Free the Bid: Women Directors Ready For Their Close-Ups

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If the ad industry is serious about advancing women, it should take a cue from Free the Bid.

The initiative began last September as a means to give women directors more of a crack at ad work. It asked agencies to commit to including a woman director on every triple-bid project, production companies to sign more female directors and marketers to seek one female bid on each of their commercial productions.

Alma Har'el
Alma Har'el Credit: Alma Har'el

In the eight months since, it has opened a lot of eyes and, at least anecdotally, produced results.

"The biggest development that I've seen is the conversation and the awareness, and how fast it translated into action," said founder and director Alma Har'el.

What at first seemed a simple pledge has evolved into a whole new way of working for its signatories. Agencies have had to shift gears in creative work and production, leading to tough hurdles but also unexpected opportunities. "It creates a new environment where you take a little more risk, but you get a much bigger reward," said 72andSunny Chief Production Officer Tom Dunlap.

Free the Bid has forced the agency to look beyond the typical (male) A-listers. That's led to female directors becoming part of the agency's normal production rotation and projects with impressive and sometimes unexpected talents, including a Google Home initiative with Knucklehead's Siri Bunford (one spot from which landed in the Super Bowl this year) and an undisclosed effort with "Handmaid's Tale" director and executive producer Reed Morano. At Pereira & O'Dell, the team has been seeing more female options from its production company partners because of their participation in Free the Bid. "It feels like a lot of their new hires have been women, and I believe it's because of Free the Bid," said VP-Production Jeff Ferro.

There are no hard numbers on just how many more female directors have gotten ad work as a result of Free the Bid. With a staff of three including Har'el, the group does not track that, citing the lack of resources. But one agency, at least, has seen solid results. FCB Chicago reported that prior to joining Free the Bid, roughly 40% of its bids included a female director. Six months in, 95% of bids now include a woman. Before, women directors actually landed about 10% of all its bids. Now that number has jumped to 30%.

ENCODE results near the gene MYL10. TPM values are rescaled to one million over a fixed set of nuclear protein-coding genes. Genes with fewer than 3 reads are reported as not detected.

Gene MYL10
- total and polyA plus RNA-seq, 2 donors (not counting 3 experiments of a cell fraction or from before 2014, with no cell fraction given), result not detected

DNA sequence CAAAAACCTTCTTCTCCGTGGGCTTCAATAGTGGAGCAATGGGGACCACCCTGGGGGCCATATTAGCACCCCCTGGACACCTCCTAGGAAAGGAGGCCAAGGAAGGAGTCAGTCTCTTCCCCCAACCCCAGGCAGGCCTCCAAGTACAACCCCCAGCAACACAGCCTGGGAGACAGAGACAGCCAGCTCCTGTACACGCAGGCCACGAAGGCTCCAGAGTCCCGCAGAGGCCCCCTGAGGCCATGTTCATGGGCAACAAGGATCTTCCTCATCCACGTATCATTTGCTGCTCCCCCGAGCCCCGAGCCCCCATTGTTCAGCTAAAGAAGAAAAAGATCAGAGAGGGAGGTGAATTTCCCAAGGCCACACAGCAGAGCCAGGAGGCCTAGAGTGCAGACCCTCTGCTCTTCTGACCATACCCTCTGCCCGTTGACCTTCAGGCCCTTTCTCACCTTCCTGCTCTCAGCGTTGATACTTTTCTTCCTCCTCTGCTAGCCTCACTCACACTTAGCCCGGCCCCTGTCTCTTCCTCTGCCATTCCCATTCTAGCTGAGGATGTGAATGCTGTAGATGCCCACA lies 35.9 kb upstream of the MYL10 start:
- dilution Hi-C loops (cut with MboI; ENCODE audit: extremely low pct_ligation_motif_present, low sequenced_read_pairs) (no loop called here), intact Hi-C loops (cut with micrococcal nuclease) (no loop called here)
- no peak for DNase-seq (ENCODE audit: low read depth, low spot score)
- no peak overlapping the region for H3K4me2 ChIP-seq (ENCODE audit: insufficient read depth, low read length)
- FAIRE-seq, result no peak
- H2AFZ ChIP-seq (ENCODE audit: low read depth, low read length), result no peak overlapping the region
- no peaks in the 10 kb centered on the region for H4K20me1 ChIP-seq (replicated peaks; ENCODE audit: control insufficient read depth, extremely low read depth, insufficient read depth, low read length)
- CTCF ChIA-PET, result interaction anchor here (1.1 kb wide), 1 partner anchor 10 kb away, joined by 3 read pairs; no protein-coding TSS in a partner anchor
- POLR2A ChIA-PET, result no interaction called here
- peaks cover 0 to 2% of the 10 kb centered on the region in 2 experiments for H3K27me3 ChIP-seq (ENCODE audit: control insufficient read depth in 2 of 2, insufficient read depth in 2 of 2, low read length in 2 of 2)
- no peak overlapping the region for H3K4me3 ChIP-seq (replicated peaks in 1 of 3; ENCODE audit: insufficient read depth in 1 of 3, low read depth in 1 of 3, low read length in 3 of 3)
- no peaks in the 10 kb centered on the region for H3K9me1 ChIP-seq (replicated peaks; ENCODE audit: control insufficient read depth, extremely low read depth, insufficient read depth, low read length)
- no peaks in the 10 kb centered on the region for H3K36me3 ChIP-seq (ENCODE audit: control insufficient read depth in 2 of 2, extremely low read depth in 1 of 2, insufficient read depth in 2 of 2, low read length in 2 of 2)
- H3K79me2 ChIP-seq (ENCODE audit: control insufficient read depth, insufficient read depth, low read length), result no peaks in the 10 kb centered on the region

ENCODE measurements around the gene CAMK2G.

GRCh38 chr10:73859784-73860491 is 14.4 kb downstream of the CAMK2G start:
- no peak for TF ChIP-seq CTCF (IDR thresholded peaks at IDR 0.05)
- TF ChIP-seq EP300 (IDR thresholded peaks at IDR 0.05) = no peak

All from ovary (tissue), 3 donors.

HP has been an avid benefactor as the effort has dovetailed with the company's own stated commitment to promote diversity. Chief Marketing Officer Antonio Lucio "has been our biggest ally in facilitating the conversation about what women are capable of as directors and turning good intentions into positive action," Har'el said. The company's financial support has helped Free the Bid to bring in an executive director, Emma Reeves, and expand the portfolio of female directors' reels on its website to more than 400 from 70 at the start.

A recent HP campaign, "Reinvent My Story," brought in director Peyton Wilson and Free the Bid writers. Last week, during the Cannes Film Festival, the brand said it would be stepping into the film business for the first time with a female director, Nandita Das, on the biopic "Manto." At a presentation introducing the film, HP also brought in Crystal Moselle, a direct beneficiary of the initiative. The week Free the Bid debuted, "I'd gotten more calls than I've ever gotten, and it's continued," she said at the panel. Recently, it helped her land work for big brands such as eBay, out of Pereira & O'Dell.

Crystal Moselle
Crystal Moselle Credit: Crystal Moselle for eBay

Ad Age's Creativity in recent months, coincidentally, has seen an uptick in notable spots shot by female talents. Along with Bunford, Somesuch's Aoife McArdle landed in the Super Bowl, in a category not typically friendly to female directors: cars. She directed one of the more favorably reviewed ads of the big game, Audi's "Daughter," about pay equality, via Venables Bell & Partners. McArdle and Knucklehead's Bunford were among the five finalists for Director of the Year honors at Ad Age's Creativity Awards.

Growing the organization has one downside, though: It has been tough on Har'el's own career. "I had to stop working for a few good months," she said, "and I only got back to directing commercials last month."

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